From the 1950s onward, cruciferous vegetables like broccoli or cauliflower have gotten a bad rep. Labeled “goitrogens,” many propose that these cruciferous veggies are bad for your thyroid health because they can lead to an enlarged thyroid called a goiter. They do this by tampering with your iodine absorption, by suppressing thyroid hormone secretion, or by inhibiting thyroid hormone production altogether.

The goitrogenic properties of these vegetables is a result of their glucosinolate content, which can prevent the thyroid gland from absorbing iodine, a crucial component to thyroid health. Iodine deficiencies, however, are pretty rare these days, as the iodization of salt in the 1920s helped solve the problem of insufficient levels. That being said, avoiding cruciferous vegetables isn’t really necessary unless you already have some hidden food sensitivity or allergy. These days, an autoimmune condition known as Hashimoto’s thyroiditis is to blame for about 90% of underactive thyroid cases, which means that excluding cruciferous veggies from your diet may not really have that much of a positive impact, and recent schools of thought propose the villainization of our beloved broccoli is outdated. So should we or shouldn’t we be eating these cruciferous veggies? Let’s look at the facts.

Don’t Crucify Those Cruciferous Veggies Just Yet

1. Reduces inflammation

Broccoli, brussels sprouts, and other cruciferous veggies have high phytochemical content and are loaded with micronutrients that promote overall health.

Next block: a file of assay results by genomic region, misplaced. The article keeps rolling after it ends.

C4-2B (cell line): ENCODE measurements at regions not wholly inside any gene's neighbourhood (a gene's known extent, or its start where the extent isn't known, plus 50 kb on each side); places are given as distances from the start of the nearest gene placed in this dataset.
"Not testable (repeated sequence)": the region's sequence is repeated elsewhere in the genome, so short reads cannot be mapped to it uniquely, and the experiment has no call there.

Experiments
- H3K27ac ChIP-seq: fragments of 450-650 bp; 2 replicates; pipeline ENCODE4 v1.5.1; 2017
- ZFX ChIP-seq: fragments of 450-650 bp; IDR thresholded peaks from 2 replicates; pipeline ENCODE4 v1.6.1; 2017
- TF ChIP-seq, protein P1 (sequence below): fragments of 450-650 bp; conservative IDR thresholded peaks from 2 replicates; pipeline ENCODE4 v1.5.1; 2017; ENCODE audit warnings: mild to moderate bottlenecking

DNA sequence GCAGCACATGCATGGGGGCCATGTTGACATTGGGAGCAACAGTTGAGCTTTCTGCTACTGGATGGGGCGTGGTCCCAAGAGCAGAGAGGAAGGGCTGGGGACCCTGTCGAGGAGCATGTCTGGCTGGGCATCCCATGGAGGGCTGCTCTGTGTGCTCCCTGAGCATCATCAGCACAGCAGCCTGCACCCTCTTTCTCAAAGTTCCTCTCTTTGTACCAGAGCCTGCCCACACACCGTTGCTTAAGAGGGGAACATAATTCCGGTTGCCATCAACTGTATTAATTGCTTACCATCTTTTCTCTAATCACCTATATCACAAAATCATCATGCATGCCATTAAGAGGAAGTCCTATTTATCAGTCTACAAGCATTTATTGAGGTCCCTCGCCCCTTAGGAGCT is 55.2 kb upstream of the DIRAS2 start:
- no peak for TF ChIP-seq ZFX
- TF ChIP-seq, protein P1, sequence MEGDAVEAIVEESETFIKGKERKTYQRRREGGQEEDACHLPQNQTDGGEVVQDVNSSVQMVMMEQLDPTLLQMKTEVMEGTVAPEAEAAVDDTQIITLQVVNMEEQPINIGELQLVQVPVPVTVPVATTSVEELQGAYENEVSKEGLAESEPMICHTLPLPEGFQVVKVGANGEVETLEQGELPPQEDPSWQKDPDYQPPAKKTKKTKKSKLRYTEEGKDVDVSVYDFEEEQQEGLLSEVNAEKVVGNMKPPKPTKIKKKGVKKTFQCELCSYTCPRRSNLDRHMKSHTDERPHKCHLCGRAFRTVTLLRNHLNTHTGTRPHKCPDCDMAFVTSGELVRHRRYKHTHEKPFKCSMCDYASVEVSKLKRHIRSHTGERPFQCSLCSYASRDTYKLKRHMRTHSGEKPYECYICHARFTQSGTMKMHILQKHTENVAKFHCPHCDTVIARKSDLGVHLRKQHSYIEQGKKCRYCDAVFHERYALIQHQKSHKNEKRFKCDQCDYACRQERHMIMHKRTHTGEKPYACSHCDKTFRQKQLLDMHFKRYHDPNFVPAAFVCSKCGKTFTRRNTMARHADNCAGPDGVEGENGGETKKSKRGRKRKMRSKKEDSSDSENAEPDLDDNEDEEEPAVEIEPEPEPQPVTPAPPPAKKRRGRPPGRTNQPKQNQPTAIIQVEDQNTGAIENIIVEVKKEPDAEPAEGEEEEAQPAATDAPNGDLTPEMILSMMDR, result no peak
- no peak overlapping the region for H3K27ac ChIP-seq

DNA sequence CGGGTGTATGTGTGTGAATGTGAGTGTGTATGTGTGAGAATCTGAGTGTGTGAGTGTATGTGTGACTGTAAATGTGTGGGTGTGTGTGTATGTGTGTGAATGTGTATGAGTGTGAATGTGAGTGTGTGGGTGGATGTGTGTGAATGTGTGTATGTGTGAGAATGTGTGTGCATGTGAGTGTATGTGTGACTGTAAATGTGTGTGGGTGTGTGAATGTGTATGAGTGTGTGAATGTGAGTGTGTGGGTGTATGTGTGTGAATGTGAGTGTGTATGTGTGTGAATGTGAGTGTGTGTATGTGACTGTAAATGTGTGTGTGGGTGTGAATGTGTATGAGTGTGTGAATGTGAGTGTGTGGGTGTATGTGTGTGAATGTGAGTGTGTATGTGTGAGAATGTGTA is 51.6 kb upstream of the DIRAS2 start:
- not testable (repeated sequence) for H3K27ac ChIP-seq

These veggies pack a punch when it comes to reducing inflammation and protecting your tissues against damage.

2. Prevents cardiovascular disease

Adding more cruciferous vegetables to your diet can actually lower your risk of developing cardiovascular disease because they are high in antioxidants, vitamins, folate, potassium, fiber, and helpful phytochemicals. When you place more importance on these veggies, you can potentially lower your blood pressure, homocysteine levels, oxidative stress, and inflammation. All of these benefits support overall health as well as heart strength.


3. Prevents cancer

These veggies are also linked to reduced cancer rates, which most likely has something to do with their glucosinolate content, which, ironically, was the primary suspect in blocking iodine absorption. Regardless, high levels of phytochemicals, vitamin C, and fiber are also found in these cruciferous veggies, which can boost immune function and aid in cancer prevention.


4. Anti-aging

Another wonderful benefit of eating cruciferous veggies is how they help make your skin look younger (who wouldn’t want that?).

The vitamin C content in these veggies build up collagen and protect your skin from UV damage. Vitamin A and E are also major players when it comes to healthy skin, and guess where you can find sufficient levels of both? That’s right–cruciferous vegetables.


5. Better Bone Health

So the verdict seems clear. Cruciferous veggies have more benefits than drawbacks, and I recommend keeping that in mind when building a nutrition plan.

Don’t Crucify Those Cruciferous Veggies Just Yet
It’s important to note, however, that when it comes to nutrition in any sort of treatment, there’s no one-size-fits-all solution.

Even though, generally, this class of veggie has a lot of benefits, these facts don’t take into account the potential sensitivities, allergies, or individual body chemistry that can impact someone’s healing. That’s why it’s important that you partner with a functional medicine practitioner who can use the right testing approach to pinpoint your specific imbalances and deficiencies. With that information, a good practitioner will be able to build a treatment plan with your unique needs in mind and put you on the road to optimal healing.

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